John Barrymore was one of those legendary actors who, far as I'm concerned, was best in roles that mocked his legendary status. He was superb in comedy. That devilish twinkle in his eye was picked up by the camera and you knew that he knew that you knew. Know what I mean? He really was the most awful scoundrel. It did him in, in the end, just as it did Erroll Flynn and several other charming, reckless, carousing types. Not easy people to be around, in reality (unless you were of similar type), not easy people to like or marry or live with, I imagine. But, on film, they occasionally made magic.
The one dramatic role I liked Barrymore in, was GRAND HOTEL.)
Anyway, in TWENTIETH CENTURY (the film is named after the cross-country train on which a great deal of the action takes place.), Barrymore plays Oscar Jaffee a has-been Broadway producer/director/actor who spends most of the film trying to get his one-time protege - now Hollywood star - Lily Garland (played by Carole Lombard), to star in his new come-back show. That's basically it. It's in the way Barrymore and Lombard go about this, not to mention the stellar supporting cast of wonderful character actors headed by the inimitable Roscoe Karns. Everyone in this film has their own madcap agenda, their own reason for pushing the two stars together or attempting to keep them apart.
Oh, and did I mention that most everyone in the film is nutso? Well, yeah. It's a fact. Movie-nutso, as opposed to reality-nutso. So it's okay to laugh.
Barrymore and Lombard play theatrical types, heavy on the temperament and overblown gesture. They live to make Drama out of every day life - turmoil is their middle name. Neither of them is very likable. You don't really care what happens to them in the end. It's one of those comedies that sort of spins on its own, perpetual frenzied motion. AND YET - yeah, you want to see what preposterous thing happens next. You can't help it. It's all so absurd. The film has its own lunatic lure. In a way, you can't help feeling a bit dejected that you don't know anyone like this in real life. These people may all be crazy but boy, do they have fun and she makes the most of it. Barrymore plays another caricature of himself (something I think he got used to doing over the years) but does it so manically and so theatrically that you get caught up in it despite knowing that he really is just a perfect ham-bone.Lombard is no better, first as a young actress who catches Barrymore's eye and is given a small role in one his early Broadway smash hits. She then allows herself to be seduced into stardom, literally and figuratively. There is one scene near the beginning of the film when Lombard is crying on Barrymore's shoulder over some nonsense or other and you can see Barrymore skillfully guiding her backwards towards his dressing room while seeming to console her. Finally he gets her in the room, her back to us, his face leering out at the camera as he grins and closes the dressing room door on us. SO FUNNY! What a dreadful man!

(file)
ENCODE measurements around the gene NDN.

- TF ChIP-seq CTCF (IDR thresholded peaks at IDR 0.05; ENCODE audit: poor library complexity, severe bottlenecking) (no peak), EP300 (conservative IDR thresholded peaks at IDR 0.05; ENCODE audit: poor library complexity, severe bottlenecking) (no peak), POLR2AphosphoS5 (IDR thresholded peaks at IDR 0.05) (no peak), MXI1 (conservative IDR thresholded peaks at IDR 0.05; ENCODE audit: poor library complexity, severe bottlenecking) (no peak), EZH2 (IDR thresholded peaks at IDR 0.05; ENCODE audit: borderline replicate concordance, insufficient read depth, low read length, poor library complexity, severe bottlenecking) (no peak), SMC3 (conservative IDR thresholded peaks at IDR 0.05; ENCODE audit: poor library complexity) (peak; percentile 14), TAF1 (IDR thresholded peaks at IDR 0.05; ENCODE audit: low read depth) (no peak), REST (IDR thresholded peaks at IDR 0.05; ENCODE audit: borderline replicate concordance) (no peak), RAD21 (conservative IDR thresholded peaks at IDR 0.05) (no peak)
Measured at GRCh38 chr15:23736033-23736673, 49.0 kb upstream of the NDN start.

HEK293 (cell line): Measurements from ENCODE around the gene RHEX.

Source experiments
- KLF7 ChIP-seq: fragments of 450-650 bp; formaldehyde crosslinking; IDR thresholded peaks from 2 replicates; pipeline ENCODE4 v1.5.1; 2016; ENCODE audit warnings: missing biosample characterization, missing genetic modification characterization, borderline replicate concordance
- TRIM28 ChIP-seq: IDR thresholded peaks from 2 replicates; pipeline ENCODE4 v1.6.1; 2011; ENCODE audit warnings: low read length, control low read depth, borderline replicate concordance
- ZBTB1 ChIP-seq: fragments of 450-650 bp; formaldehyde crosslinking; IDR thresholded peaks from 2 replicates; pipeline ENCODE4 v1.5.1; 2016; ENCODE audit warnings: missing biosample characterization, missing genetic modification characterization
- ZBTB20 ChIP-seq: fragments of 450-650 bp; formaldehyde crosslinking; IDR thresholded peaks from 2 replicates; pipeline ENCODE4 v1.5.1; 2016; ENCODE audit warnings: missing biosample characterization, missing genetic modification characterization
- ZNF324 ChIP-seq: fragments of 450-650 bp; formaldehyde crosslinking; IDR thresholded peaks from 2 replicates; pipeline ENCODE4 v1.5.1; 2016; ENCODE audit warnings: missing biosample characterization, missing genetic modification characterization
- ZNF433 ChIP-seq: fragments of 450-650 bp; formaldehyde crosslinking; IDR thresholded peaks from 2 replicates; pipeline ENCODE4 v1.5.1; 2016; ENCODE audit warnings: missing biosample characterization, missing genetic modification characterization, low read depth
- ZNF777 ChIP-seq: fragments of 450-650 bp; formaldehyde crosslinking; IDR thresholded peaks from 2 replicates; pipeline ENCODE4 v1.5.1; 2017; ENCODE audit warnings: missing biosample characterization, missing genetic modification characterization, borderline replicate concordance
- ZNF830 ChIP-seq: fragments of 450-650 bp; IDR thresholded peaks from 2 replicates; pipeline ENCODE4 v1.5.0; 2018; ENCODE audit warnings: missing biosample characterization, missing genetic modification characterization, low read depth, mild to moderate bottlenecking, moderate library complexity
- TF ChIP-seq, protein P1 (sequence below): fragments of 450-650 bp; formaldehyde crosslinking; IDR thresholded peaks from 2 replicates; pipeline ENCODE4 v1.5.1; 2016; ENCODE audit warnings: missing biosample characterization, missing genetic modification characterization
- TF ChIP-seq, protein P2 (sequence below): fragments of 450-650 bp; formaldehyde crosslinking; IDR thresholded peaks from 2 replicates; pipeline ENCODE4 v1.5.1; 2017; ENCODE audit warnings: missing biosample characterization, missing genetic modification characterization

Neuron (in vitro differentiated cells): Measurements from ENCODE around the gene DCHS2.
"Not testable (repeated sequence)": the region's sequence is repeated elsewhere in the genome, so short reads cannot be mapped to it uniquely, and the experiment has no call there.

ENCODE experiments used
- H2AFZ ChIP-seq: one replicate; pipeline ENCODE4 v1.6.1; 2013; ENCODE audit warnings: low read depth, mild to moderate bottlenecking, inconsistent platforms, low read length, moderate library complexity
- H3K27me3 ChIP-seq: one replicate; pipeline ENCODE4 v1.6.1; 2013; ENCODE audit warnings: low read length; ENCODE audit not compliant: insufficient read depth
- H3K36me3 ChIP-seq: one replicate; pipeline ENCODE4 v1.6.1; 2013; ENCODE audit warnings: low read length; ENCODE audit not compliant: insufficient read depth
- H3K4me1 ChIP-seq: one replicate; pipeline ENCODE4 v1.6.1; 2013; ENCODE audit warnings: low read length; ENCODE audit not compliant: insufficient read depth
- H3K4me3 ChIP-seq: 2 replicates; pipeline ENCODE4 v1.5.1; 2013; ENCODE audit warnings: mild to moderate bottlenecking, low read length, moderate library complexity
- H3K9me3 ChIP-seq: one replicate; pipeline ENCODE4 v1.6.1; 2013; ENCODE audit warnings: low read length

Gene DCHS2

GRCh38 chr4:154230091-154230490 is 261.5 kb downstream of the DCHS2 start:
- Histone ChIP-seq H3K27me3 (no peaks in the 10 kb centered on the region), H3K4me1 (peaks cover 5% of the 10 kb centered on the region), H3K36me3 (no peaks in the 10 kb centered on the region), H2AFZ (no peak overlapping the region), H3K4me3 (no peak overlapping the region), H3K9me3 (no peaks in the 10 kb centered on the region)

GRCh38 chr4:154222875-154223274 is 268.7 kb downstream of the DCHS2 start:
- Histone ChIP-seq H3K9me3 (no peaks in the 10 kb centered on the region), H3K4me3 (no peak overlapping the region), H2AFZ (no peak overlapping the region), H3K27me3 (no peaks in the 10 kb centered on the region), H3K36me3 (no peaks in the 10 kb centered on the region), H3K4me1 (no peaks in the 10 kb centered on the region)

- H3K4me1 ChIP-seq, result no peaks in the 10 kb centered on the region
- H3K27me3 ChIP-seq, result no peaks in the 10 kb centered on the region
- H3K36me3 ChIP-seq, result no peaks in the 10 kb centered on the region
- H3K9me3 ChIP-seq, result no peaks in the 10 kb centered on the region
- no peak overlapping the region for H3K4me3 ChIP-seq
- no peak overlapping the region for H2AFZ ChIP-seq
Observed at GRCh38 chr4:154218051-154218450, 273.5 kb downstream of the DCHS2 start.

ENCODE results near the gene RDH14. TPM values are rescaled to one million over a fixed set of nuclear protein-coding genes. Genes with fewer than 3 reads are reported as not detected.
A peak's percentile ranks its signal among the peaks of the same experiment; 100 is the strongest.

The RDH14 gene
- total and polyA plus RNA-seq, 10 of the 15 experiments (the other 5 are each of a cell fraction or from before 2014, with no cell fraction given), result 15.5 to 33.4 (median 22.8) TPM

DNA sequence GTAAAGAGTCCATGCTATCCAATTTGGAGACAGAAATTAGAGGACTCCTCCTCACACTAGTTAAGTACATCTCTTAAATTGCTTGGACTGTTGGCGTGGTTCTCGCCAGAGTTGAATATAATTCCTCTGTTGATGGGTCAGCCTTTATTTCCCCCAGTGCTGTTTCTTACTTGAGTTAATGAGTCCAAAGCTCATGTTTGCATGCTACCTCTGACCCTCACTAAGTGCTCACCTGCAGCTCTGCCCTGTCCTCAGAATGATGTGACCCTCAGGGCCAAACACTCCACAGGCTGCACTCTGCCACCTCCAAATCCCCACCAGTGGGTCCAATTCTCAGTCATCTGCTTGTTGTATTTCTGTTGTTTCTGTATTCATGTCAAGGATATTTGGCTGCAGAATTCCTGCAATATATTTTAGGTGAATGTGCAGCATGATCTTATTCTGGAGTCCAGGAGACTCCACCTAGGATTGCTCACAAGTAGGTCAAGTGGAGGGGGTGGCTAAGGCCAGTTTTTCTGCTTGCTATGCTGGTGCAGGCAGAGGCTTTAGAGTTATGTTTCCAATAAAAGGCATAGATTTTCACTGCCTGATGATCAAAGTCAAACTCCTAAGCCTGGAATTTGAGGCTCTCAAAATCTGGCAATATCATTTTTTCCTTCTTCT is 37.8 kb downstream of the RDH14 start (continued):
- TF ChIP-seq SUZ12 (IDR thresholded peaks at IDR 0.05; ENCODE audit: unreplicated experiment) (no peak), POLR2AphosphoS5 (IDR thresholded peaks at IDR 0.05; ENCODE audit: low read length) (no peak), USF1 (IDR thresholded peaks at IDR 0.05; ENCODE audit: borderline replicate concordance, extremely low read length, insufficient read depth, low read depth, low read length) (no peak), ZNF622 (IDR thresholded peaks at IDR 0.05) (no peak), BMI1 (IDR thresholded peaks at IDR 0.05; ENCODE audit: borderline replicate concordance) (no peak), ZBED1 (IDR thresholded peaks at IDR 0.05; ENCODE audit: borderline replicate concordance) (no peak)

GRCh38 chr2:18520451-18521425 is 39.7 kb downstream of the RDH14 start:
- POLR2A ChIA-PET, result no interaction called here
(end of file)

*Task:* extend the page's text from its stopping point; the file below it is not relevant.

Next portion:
But really, Lombard is his flamboyant equal. She plays Lily Garland as a temperamental, borderline hysteric using Barrymore to get ahead just as much as he's using her. Eventually she leaves his clutches and becomes a famous Hollywood star while Barrymore's career goes down the tubes after a series of bad productions.
When after some years, he gets his hands on a preposterous script for a Biblical (?!) play he wants to produce with Lombard as star, he makes plans to get her to sign on the dotted line for old time's sake, never mind that they parted on the most acrimonious of terms. (He can't get backing for the show unless Lily Garland stars in it.) On the eve of her planned marriage to some ridiculous Hollywood type (if I'm remembering correctly), they are all travelling together on the Twentieth Century either headed east or headed west - doesn't much matter.
Lombard's fiancee is the sort of perpetual weak-chinned, sniveling sort that these types always were in these films and among Barrymore's travelling companions is the one and only Roscoe Karns who play his wise-cracking agent as only Roscoe can. They're also accompanied by a bunch of loonies straight from central-casting who traipse in and out of scenes either stealing them or being overwhelmed by Barrymore and Lombard's duelling personalities. Among the train passengers is one harmless looking little guy who spends the trip passing out religous pamphlets and stickers. I can say no more or I'll ruin the fun. The funniest scene, from my view is one that involves a perceived attempt on Barrymore's life. I can say no more. I laughed until I cried and fell off the sofa. Comedy can be dangerous.
An aside: another of the traveling cast of outrageous characters is Charles Lane who went on to play these sorts of guys over and over and over again, later in television. The guy practically lived forever - he only passed away, finally, a couple of years ago. What can I say, he was the most wonderful, cantankerous type. There's no one like him in films today.
TWENTIETH CENTURY is a gem from devilish beginning to inspired end.
If you haven't seen it, you really must. But only if you enjoy laughing AND you have a weakness for Broadway/Hollywood types of the 30's and 40's AND a softspot for Barrymore and Lombard.